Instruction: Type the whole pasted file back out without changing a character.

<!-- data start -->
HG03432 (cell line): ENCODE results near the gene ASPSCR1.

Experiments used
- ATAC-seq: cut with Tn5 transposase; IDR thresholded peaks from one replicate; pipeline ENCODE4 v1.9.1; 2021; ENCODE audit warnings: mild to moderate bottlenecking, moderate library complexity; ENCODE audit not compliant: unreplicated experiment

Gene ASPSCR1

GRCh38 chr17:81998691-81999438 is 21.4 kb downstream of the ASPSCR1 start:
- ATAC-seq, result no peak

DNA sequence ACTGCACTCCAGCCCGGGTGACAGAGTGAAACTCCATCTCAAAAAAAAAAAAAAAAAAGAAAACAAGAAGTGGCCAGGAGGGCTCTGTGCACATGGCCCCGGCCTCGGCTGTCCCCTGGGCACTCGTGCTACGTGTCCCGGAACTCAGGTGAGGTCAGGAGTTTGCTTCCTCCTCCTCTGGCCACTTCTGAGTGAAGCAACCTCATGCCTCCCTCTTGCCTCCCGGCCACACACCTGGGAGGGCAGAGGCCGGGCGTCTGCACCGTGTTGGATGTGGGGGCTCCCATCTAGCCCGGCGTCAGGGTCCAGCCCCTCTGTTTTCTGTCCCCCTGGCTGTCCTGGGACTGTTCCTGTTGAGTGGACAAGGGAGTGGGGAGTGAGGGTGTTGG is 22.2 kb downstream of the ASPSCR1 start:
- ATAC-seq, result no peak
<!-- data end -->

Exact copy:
HG03432 (cell line): ENCODE results near the gene ASPSCR1.

Experiments used
- ATAC-seq: cut with Tn5 transposase; IDR thresholded peaks from one replicate; pipeline ENCODE4 v1.9.1; 2021; ENCODE audit warnings: mild to moderate bottlenecking, moderate library complexity; ENCODE audit not compliant: unreplicated experiment

Gene ASPSCR1

GRCh38 chr17:81998691-81999438 is 21.4 kb downstream of the ASPSCR1 start:
- ATAC-seq, result no peak

DNA sequence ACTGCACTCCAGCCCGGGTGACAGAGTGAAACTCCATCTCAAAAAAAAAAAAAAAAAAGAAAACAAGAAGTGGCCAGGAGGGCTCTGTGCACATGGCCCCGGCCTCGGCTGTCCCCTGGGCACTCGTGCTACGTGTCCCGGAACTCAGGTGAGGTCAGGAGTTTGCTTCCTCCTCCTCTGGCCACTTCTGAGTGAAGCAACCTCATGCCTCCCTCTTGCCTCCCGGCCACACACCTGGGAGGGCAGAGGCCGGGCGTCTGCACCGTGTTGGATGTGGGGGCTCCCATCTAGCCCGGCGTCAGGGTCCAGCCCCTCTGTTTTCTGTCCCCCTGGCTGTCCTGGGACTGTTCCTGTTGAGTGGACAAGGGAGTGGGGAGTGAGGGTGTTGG is 22.2 kb downstream of the ASPSCR1 start:
- ATAC-seq, result no peak